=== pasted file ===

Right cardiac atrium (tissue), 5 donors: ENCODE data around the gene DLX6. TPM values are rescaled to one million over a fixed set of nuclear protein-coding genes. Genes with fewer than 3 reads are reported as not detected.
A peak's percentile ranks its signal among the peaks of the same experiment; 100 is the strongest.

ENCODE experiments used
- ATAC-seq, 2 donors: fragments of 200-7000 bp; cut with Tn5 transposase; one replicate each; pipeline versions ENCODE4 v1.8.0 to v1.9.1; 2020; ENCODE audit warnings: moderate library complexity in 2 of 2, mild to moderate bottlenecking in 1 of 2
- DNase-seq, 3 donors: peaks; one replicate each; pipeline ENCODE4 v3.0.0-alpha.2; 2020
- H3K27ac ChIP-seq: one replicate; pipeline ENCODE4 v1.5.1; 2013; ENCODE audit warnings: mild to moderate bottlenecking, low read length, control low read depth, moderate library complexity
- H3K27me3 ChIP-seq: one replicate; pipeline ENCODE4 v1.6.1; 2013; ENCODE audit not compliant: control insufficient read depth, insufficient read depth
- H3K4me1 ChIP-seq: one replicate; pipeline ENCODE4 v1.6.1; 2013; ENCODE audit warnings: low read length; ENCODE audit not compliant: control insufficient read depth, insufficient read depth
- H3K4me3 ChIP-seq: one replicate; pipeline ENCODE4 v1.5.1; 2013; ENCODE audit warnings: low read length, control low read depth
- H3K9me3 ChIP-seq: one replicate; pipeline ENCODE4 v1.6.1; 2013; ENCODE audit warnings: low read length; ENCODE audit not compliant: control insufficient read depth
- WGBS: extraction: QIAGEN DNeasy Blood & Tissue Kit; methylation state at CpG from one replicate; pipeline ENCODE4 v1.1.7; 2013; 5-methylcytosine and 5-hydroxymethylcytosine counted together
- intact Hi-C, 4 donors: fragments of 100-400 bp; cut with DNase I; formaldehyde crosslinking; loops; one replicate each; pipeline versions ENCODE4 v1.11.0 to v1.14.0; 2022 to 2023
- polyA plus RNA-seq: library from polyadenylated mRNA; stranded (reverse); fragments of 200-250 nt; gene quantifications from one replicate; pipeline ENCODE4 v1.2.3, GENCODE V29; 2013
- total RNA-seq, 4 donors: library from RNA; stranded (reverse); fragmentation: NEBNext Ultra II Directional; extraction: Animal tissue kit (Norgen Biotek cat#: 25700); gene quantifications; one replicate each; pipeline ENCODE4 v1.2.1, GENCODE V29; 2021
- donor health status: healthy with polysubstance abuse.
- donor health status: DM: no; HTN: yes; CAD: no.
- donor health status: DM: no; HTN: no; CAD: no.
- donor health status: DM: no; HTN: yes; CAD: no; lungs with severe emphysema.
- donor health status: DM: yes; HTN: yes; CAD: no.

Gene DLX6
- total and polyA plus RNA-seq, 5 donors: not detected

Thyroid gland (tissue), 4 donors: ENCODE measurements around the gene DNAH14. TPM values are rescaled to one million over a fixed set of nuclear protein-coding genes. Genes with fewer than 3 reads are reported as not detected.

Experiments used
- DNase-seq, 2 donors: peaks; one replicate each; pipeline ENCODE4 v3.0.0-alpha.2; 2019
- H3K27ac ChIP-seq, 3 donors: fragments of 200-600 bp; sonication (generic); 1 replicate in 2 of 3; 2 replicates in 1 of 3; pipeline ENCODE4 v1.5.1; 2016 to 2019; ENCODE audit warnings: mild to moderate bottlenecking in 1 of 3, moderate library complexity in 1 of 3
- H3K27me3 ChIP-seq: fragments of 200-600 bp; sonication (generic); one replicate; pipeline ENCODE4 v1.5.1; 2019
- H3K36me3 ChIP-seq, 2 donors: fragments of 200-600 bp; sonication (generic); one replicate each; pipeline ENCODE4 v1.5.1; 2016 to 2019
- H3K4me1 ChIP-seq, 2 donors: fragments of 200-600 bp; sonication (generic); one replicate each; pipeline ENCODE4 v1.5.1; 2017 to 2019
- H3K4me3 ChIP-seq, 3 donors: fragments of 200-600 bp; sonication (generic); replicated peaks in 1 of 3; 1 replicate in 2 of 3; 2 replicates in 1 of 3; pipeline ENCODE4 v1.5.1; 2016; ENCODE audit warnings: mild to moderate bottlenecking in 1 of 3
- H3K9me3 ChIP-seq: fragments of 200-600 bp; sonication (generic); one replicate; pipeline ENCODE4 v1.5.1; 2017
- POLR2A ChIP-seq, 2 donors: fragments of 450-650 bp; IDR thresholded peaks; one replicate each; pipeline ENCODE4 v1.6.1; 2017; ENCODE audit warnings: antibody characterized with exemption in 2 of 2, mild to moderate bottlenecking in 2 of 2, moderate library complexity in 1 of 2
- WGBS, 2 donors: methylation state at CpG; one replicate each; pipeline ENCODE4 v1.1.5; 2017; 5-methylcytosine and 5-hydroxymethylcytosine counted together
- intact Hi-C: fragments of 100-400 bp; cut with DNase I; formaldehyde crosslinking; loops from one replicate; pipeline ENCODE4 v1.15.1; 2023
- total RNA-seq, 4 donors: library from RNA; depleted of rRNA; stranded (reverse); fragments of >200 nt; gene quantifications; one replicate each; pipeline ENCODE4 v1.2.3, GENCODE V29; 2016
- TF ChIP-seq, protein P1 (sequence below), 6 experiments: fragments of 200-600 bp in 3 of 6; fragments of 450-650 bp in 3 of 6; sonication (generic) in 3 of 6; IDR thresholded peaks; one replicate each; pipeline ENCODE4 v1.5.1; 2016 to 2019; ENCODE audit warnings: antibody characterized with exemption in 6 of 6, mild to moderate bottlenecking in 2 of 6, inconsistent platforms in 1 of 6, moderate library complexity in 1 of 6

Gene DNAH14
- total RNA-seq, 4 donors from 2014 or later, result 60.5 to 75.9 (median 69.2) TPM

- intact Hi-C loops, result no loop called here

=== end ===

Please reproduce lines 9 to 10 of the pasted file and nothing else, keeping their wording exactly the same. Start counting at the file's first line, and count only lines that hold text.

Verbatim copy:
- H3K4me3 ChIP-seq: one replicate; pipeline ENCODE4 v1.5.1; 2013; ENCODE audit warnings: low read length, control low read depth
- H3K9me3 ChIP-seq: one replicate; pipeline ENCODE4 v1.6.1; 2013; ENCODE audit warnings: low read length; ENCODE audit not compliant: control insufficient read depth